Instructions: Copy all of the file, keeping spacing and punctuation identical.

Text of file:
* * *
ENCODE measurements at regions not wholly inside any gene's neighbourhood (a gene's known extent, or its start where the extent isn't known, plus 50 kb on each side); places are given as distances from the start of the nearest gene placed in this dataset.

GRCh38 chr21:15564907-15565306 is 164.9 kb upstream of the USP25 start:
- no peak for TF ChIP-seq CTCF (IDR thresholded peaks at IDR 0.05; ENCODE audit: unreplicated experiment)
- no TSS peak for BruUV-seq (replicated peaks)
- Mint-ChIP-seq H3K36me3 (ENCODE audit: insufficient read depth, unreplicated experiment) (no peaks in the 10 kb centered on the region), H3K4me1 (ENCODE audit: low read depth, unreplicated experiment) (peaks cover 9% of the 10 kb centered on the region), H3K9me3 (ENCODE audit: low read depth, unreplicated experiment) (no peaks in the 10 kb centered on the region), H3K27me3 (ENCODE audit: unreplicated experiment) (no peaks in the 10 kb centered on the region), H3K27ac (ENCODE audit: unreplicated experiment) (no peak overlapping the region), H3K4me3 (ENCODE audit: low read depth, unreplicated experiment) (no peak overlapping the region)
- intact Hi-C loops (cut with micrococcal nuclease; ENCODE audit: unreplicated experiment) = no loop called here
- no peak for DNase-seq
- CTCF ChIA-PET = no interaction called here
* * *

ENCODE measurements at regions not wholly inside any gene's neighbourhood (a gene's known extent, or its start where the extent isn't known, plus 50 kb on each side); places are given as distances from the start of the nearest gene placed in this dataset.

GRCh38 chr21:15564907-15565306 is 164.9 kb upstream of the USP25 start:
- no peak for TF ChIP-seq CTCF (IDR thresholded peaks at IDR 0.05; ENCODE audit: unreplicated experiment)
- no TSS peak for BruUV-seq (replicated peaks)
- Mint-ChIP-seq H3K36me3 (ENCODE audit: insufficient read depth, unreplicated experiment) (no peaks in the 10 kb centered on the region), H3K4me1 (ENCODE audit: low read depth, unreplicated experiment) (peaks cover 9% of the 10 kb centered on the region), H3K9me3 (ENCODE audit: low read depth, unreplicated experiment) (no peaks in the 10 kb centered on the region), H3K27me3 (ENCODE audit: unreplicated experiment) (no peaks in the 10 kb centered on the region), H3K27ac (ENCODE audit: unreplicated experiment) (no peak overlapping the region), H3K4me3 (ENCODE audit: low read depth, unreplicated experiment) (no peak overlapping the region)
- intact Hi-C loops (cut with micrococcal nuclease; ENCODE audit: unreplicated experiment) = no loop called here
- no peak for DNase-seq
- CTCF ChIA-PET = no interaction called here